The language is Spanish…the barrier is a ban on speaking it!
A longtime spokesperson says he and others were told to quit speaking Spanish in the public information office. Sergeant Frank Preciado has been with the LAPD’s Media Relations Unit for years and has been a regular liaison between the department and the Spanish-speaking media.
Preciado has filed a discrimination lawsuit under the Federal Employment and Housing Act. Preciado claims management fostered a racially hostile work environment.
According to the suit:
On March 14, 2017, Preciado was present at a supervisors’ meeting when Director of Media Relations, and former KCAL-TV weathercaster, Josh Rubenstein, along with LAPD Captain Patricia Sandoval, first announced that all television broadcasts in Spanish needed to be turned off. (Much like the KFI Newsroom, a number of televisions are mounted on the wall to monitor breaking news).
Preciado says he complained that this action was discriminatory censorship and that by turning the Spanish language televisions off, he could no longer be informed of breaking news that was only covered in Spanish and could not respond properly to inquiries from Spanish-speaking reporters. Preciado had been successfully performing his duties with the Spanish television turned on for 10 years prior to this order.When Preciado challenged both Rubenstein and Sandoval as to the reason for their decision, Preciado says neither could provide any reason for this sudden change.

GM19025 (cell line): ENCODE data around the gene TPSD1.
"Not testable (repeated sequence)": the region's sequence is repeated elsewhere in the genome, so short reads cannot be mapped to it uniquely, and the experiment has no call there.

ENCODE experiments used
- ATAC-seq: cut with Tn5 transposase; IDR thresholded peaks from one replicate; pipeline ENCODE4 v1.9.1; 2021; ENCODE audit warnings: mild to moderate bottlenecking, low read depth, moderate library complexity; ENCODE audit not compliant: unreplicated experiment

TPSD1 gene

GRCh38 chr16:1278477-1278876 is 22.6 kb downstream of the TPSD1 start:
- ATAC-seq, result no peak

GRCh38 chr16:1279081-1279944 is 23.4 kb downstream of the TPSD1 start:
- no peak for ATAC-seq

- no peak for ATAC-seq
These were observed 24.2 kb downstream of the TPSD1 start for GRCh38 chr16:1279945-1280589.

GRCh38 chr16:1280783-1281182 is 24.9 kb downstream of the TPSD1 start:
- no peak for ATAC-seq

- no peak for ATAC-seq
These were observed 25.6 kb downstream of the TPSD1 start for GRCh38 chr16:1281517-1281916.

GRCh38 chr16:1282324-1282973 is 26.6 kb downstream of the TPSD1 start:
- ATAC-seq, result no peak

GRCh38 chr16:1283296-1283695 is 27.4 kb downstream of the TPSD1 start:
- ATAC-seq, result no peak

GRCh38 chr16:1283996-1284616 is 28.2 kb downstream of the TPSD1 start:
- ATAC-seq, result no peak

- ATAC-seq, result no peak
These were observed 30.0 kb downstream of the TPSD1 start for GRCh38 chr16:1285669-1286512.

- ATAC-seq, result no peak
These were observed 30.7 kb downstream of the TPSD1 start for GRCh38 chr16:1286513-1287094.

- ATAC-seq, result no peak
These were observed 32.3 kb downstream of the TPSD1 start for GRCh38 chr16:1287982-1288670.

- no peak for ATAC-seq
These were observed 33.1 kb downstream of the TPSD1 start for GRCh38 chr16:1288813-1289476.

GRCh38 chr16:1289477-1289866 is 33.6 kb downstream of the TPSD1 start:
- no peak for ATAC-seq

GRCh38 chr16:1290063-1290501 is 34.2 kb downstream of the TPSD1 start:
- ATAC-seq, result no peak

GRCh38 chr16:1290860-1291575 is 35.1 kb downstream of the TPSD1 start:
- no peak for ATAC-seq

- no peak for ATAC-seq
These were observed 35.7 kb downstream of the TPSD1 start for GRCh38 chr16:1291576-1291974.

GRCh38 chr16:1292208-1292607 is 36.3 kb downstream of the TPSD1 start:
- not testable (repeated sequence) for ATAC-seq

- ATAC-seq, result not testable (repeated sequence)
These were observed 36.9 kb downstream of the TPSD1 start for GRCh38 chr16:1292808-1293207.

Then, on March 21, 2017, Preciado again complained to Director Rubenstein of the discriminatory censorship of Spanish television which was not justified and was causing Preciado difficulty in performing his job duties. Rubenstein responded that he wanted the televisions off, but again could not provide any reason. Rubenstein's continued failure to provide any legitimate business reason for the decision despite Plaintiffs complaint that this was discriminatory censorship confirmed Rubenstein's animus because of Plaintiffs Hispanic ethnicity/race/ancestry/national origin.
The city of Los Angeles says it can’t comment on pending litigation though some sources in the department have told me there have been issues and tension for some time in the public information office.
Full disclosure: I know Frank Preciado and because of my role as a reporter, and a board member of the Radio & Television News Association of Southern California (RTNA), I have worked with him in various capacities. In fact, it was the RTNA that worked hard years ago to get both the LAPD and the LASD to bring in more Spanish-speaking spokespeople to the respective public information offices so the Spanish-language media were being briefed in their native language at the same time the rest of us English-speaking outlets were being briefed.
I spoke to Preciado’s attorney, Doug Winter. Winter tells me this is such an unusual case because Preciado’s job requires him to speak, read and write in Spanish but the very office that counts on his language skills forbids him to do so. Winter, who has repped many cops in various employment cases, says Preciado has also suffered medical issues because of the undo stress and pressure, and because Preciado always did what he was told to do, unconditionally. But, eventually, Winter says, Preciado had reached his limit.
You can read the full complaint here: